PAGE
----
African nationalist leaders at independence were equally the most exposed to Western ideas. For the most part they had grown to admire modern European life and equally despise traditional African life. Their ambitions to modernise Africa were only equalled by the claims of the colonialist to “civilise” the natives. The postcolonial state has been overzealous in trying to take the colonial project of civilisation/development to its logical conclusion i.e. to entrench these colonial aims using African personnel and legitimating the colonial project domestically.
However, the pursuit of development, democracy and good governance always seems elusive for many African elites. This is a cause of political tension. Because Africa continues to lag far behind in achieving these goals, it reinforces racial superiority in Europe and entrenches racial inferiority among Africans. Many African elites talk in derogatory fashion against African leaders. This is because our nations fall short of the colonial ideal. In other words, this pursuit of an ever-elusive goal has returned with a vengeance – it continues to reinforce colonial racism.
I am aware that throughout history, conquered peoples have adopted the systems and goals of their conquerors. Ancient Greeks had conquered parts of the Italian peninsula and established Greek colonies there. The local Italians adopted Greek ways. Most of Europe adopted systems of its Roman conquerors. That Africans should seek to emulate European is not unique to Africa or to this age.
However, the conflict between African and Western elites, or between African elites today over governance reflects the great success of the colonial project. When Africans complain that our continent lacks good governance, they are saying African leaders have fallen far short of the governance ideal that we find in Europe. When Africans complain that their countries are poor, they are saying they have not attained the levels of economic development of Europe.
Marx had predicted that capitalism would spread to “backward” societies through a continual process of destruction and replacement of their social structural and create replicas of the Europe. When one looks at the developing world today, you can only marvel at the precision of this prediction. Many poor nations may not have been transformed by capitalism to look like Europe; but the desire to achieve this is the defining political aim in all of them.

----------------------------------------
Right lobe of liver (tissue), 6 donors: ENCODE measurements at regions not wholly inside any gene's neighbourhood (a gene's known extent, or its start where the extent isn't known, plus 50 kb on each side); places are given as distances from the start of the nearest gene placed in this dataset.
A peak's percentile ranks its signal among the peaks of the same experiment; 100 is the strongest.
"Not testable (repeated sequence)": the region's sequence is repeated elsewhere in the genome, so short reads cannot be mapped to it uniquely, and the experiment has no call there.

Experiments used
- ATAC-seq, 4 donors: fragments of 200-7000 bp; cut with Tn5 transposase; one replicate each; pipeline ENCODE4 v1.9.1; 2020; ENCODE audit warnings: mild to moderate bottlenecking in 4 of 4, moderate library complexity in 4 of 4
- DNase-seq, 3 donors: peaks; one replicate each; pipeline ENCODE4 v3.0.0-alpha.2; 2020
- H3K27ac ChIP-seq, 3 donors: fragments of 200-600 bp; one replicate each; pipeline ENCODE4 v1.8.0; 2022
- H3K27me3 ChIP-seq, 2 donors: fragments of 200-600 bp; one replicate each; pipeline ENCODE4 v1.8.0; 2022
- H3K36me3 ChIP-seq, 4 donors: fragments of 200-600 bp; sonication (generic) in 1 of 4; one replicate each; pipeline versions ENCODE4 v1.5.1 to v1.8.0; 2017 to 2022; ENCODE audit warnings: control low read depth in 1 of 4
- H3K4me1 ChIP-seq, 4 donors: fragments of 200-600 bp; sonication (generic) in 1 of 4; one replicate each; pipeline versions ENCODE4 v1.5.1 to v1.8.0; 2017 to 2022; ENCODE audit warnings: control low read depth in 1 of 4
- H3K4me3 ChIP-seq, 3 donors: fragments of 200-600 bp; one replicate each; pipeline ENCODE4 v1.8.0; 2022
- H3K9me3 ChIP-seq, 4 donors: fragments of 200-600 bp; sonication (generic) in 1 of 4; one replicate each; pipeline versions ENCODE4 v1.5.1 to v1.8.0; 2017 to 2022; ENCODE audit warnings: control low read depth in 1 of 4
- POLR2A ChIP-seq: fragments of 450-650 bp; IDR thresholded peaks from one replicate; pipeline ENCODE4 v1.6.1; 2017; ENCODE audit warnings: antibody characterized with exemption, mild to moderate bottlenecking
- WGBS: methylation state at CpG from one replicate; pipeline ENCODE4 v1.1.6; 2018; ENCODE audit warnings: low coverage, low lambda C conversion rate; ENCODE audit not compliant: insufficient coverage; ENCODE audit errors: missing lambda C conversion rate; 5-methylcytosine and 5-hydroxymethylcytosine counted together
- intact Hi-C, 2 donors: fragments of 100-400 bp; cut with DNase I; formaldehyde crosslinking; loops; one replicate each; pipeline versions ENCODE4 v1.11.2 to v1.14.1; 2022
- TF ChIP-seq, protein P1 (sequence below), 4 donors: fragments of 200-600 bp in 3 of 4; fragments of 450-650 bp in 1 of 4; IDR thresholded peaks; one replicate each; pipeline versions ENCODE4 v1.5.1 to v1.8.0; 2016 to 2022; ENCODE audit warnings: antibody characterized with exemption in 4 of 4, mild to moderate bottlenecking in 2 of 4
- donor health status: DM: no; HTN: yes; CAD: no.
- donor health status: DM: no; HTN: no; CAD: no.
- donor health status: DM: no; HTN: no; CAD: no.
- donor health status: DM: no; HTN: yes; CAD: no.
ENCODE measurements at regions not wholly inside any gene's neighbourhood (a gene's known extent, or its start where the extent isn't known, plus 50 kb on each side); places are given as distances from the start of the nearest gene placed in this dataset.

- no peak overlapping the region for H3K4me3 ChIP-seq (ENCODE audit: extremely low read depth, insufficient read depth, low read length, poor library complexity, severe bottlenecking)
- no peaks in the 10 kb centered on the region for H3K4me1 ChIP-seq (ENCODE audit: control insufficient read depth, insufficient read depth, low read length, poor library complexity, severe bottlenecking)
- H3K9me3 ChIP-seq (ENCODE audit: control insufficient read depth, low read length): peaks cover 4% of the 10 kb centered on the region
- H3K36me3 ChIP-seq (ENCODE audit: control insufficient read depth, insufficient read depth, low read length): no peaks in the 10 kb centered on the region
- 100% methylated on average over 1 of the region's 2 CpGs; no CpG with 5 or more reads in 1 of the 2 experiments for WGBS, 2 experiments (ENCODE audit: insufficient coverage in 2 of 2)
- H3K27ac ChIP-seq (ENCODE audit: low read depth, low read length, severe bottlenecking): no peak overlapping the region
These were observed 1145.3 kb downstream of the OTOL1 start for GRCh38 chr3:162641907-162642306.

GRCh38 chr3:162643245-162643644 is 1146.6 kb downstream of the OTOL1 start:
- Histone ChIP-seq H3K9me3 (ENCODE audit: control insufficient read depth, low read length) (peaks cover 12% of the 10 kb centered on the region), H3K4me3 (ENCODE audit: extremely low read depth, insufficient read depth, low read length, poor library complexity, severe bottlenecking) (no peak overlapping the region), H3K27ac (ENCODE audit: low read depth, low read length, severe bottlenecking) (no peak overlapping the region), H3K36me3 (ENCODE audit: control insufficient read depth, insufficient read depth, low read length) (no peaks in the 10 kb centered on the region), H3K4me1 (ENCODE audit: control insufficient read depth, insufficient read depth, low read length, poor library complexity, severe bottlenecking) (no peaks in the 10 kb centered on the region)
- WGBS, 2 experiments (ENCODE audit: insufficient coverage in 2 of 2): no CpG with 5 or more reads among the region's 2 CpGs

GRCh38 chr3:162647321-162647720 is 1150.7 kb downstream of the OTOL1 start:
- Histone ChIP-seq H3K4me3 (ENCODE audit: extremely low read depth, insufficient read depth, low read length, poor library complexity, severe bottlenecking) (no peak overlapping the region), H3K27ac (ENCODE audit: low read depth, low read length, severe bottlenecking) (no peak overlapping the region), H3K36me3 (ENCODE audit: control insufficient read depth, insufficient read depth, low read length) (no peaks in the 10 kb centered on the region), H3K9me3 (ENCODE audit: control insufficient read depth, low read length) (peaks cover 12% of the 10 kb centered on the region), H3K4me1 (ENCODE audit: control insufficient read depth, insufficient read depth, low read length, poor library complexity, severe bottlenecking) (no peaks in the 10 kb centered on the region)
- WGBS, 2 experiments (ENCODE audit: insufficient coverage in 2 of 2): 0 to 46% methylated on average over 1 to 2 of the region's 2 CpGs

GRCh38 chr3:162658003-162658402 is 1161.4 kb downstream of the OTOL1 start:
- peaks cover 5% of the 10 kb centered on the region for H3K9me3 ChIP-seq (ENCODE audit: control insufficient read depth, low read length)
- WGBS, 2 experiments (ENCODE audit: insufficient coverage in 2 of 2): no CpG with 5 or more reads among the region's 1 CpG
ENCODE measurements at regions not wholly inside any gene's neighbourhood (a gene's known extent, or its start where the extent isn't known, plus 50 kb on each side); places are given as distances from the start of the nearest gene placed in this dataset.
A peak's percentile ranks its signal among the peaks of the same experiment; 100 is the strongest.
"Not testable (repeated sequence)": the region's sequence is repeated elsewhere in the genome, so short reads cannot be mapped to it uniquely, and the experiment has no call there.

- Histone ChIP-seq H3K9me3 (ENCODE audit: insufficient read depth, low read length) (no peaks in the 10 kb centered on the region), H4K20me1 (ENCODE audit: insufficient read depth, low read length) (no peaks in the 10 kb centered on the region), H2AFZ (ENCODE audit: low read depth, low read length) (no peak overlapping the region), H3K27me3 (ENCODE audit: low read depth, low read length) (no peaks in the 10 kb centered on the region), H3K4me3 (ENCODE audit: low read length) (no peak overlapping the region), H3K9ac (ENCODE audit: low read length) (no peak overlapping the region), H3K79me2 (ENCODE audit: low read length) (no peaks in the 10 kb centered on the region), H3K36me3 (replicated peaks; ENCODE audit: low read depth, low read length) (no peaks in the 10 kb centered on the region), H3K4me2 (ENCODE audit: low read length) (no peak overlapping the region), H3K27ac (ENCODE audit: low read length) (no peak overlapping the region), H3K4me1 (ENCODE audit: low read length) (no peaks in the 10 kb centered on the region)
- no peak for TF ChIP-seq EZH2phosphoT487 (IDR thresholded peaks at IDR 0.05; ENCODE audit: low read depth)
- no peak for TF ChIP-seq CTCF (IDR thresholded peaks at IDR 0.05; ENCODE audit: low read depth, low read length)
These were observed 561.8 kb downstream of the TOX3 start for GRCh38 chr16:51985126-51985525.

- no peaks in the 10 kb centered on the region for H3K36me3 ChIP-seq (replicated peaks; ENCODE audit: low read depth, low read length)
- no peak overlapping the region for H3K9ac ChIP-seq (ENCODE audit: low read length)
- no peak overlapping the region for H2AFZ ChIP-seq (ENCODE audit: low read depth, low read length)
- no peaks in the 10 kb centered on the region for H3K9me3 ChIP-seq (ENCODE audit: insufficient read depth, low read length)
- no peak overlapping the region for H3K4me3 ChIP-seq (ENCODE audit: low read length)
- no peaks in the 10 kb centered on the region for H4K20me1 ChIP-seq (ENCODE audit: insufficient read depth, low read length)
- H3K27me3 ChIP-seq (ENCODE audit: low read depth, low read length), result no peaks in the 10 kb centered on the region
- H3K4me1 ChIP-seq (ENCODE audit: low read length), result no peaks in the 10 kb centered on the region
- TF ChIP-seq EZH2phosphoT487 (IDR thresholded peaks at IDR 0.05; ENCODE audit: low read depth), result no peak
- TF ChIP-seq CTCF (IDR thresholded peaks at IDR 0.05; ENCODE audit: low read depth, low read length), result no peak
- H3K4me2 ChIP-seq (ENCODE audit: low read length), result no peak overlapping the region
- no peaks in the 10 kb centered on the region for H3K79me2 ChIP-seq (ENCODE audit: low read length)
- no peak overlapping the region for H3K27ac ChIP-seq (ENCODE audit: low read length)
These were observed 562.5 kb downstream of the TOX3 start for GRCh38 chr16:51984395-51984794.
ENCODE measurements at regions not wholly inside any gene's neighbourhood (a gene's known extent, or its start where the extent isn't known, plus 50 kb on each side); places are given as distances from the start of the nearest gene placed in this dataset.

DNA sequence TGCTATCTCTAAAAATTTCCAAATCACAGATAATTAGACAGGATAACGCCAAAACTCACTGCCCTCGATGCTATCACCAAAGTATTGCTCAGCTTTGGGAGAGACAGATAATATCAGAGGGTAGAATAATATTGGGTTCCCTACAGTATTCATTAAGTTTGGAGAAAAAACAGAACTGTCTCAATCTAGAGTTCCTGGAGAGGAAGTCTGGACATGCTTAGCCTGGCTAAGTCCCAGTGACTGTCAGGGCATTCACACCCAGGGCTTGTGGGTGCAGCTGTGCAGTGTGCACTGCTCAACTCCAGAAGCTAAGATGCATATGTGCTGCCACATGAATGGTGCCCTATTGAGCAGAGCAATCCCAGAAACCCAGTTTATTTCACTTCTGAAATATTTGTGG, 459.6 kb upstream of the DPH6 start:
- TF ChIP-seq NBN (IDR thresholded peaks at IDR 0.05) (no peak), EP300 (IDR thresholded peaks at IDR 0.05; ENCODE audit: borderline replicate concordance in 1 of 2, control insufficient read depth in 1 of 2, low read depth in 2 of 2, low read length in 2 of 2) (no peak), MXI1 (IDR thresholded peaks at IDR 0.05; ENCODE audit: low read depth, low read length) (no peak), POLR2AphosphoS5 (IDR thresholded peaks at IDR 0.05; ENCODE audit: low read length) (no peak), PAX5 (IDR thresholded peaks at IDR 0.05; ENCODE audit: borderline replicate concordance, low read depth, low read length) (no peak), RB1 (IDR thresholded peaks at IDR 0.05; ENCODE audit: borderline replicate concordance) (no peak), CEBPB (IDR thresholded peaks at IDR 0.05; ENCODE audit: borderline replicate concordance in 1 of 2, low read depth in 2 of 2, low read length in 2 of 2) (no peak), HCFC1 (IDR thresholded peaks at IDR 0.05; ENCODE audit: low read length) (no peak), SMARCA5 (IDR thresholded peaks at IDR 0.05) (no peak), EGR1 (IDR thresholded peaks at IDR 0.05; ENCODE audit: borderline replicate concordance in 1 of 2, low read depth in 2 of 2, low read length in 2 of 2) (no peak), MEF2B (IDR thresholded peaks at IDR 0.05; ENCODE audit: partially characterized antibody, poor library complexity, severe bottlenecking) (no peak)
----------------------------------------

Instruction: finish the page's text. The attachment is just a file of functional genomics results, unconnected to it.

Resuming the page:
Indeed, the quarrel between African leaders and their Western critics is not over the aim. Rather it is over the adjustments that African leaders have to do domestically to make this colonial project work. Colonial institutions evolved organically out of a very specific historic experience in Europe, were nourished by a nutrient culture, norms and values. These were then transplanted to Africa through colonial conquest and in the postcolonial period through foreign aid programs and copying and pasting as “best practice.”
However, often times these institutions do not fit our specific circumstances. It is attempts to make these institutions fit the local context that explains the disagreement between African ruling elites on one hand and African opposition groups and their Western cheerleaders on the other. Listen to the criticism African elites make of their leaders and governments. Implicit in these criticisms is that African leaders are not as good as European leaders because they have failed to turn our nations into imitations of Europe – rich, secular, rational and liberal democratic!
This is a slightly edited version of a speech I gave at the Egmont Institute in Brussels on the relations between Africa and Europe in September 2018